The art school holds its first open house since the start of the pandemic

The Bradford Art School held an open day last week to showcase their students’ art

There was a queue last week outside Bradford Art School. It was the first “normal” open house the art school had held in several years due to the COVID-19 pandemic.

The school was buzzing with energy as families discovered the art the children had spent weeks working on. Bright, vibrant paintings covered nearly every open space on nearly a dozen tables in the St. John building.

“Tonight is all about the kids, especially after the pandemic, we decided it was time to come back strong,” said owner Lindsay Mucci-Provenzano.

The strong turnout at the open house is a testament to the hard work of children who, according to Mucci-Provenzano, need happy events like this to feel normal again.

“It’s pretty overwhelming,” she said. “When you see the smiles on their faces, it’s quite impressive. It’s all about them tonight.

“Everyone is there for these guys and my staff have been so amazing. As much as everyone has gone through a change over the last few years, the kids have been impacted in such a dramatic way. That’s where I got the hang of it. said, we have to do something. It’s not about awards or being the best, it’s about showing what these kids have done and are capable of so that we can truly honor them tonight.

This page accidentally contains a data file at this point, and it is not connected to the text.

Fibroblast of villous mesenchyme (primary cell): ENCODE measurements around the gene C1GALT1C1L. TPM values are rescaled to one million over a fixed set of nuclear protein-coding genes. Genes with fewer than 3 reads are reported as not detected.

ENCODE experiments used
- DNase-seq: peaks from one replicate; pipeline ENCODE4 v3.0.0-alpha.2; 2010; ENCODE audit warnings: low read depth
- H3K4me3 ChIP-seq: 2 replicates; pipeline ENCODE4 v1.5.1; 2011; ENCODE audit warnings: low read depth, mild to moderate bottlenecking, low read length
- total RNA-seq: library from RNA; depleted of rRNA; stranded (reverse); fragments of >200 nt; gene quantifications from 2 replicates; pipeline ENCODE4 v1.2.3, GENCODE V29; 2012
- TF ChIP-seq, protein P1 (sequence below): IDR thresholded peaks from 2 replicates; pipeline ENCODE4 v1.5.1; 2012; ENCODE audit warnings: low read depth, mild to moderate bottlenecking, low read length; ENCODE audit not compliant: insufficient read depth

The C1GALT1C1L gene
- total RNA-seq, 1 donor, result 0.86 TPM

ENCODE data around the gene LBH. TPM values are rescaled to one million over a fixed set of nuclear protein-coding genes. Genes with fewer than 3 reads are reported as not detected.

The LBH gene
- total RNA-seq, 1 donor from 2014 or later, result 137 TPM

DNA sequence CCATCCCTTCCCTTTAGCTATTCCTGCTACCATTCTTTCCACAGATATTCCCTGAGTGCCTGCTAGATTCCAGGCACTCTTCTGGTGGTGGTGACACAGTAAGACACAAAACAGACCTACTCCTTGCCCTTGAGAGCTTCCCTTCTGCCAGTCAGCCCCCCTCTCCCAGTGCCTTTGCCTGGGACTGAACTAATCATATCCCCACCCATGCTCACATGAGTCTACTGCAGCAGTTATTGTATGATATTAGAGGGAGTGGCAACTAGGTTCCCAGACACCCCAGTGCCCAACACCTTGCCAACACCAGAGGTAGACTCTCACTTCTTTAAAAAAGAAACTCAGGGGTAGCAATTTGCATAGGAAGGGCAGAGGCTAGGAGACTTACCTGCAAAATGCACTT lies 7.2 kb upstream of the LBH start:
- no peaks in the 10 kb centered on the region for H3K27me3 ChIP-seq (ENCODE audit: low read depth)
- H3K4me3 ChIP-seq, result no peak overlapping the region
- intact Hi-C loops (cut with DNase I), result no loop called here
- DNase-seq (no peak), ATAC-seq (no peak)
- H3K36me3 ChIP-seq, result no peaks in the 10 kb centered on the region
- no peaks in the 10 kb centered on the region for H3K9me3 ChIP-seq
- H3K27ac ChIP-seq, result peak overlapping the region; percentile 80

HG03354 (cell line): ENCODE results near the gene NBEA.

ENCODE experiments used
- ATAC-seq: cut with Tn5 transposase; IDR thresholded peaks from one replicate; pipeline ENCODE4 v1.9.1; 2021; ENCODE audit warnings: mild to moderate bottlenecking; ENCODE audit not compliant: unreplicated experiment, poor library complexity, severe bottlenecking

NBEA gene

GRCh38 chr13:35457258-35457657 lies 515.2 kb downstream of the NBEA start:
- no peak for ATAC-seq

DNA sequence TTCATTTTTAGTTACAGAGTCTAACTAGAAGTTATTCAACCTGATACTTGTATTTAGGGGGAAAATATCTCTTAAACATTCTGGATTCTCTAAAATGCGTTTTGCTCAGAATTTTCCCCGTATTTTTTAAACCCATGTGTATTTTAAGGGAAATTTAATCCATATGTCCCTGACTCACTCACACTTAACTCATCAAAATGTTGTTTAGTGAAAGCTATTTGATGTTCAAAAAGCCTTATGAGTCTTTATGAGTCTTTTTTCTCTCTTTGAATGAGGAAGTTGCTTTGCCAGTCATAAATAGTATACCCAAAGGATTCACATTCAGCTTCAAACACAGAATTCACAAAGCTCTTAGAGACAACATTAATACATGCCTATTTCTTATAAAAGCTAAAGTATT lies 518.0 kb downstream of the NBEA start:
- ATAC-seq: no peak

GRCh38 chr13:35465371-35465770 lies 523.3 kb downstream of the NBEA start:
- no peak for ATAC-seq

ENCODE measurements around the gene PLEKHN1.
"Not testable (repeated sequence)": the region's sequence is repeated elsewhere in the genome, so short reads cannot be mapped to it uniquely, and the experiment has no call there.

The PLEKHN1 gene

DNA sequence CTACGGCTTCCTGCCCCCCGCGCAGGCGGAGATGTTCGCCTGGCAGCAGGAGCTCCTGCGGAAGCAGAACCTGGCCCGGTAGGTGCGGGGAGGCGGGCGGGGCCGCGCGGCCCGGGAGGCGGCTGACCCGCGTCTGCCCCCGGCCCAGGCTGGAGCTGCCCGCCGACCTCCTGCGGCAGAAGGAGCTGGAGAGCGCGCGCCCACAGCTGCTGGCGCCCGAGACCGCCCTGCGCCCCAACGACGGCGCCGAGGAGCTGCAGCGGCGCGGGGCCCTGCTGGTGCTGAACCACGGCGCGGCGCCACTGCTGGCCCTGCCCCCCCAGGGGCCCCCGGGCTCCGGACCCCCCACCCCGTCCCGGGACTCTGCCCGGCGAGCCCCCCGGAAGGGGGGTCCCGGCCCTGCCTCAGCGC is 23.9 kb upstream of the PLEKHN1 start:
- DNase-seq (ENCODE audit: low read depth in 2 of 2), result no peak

With students ranging from four years old to adult, Mucci-Provenzano and staff teach a wide range of ages and abilities.

“We made sure our selection of programs had a bit of everything,” she said. “The five pieces we work on are pen and ink, pencil, oil pastel, watercolor and acrylic paint.”

A term at Bradford Art School consists of several weeks, during which students work on a new piece focusing on a different art form.

“Each piece takes about two to three classes to work on,” Mucci-Provenzano explained. “Students come here once a week for about an hour and a half and they are instructed and guided. Everything is done by hand, nothing is traced and our teachers don’t help with the piece itself. The only help we give is positive artistic feedback and breaking down the steps and color theory with them. We really try to take them into the beauty of the art and help them figure out what to do.

Opened in 2013, the school focuses on teaching children the fine arts and offers weekly classes, summer programs, spring break programs, painting nights and workshops in schools.

“The inspiration was to teach art, to love art, and to just be passionate about it,” Mucci-Provenzano said. “I taught at the school board, then decided it was time to move on to the next chapter.”

Kayleen C. Rice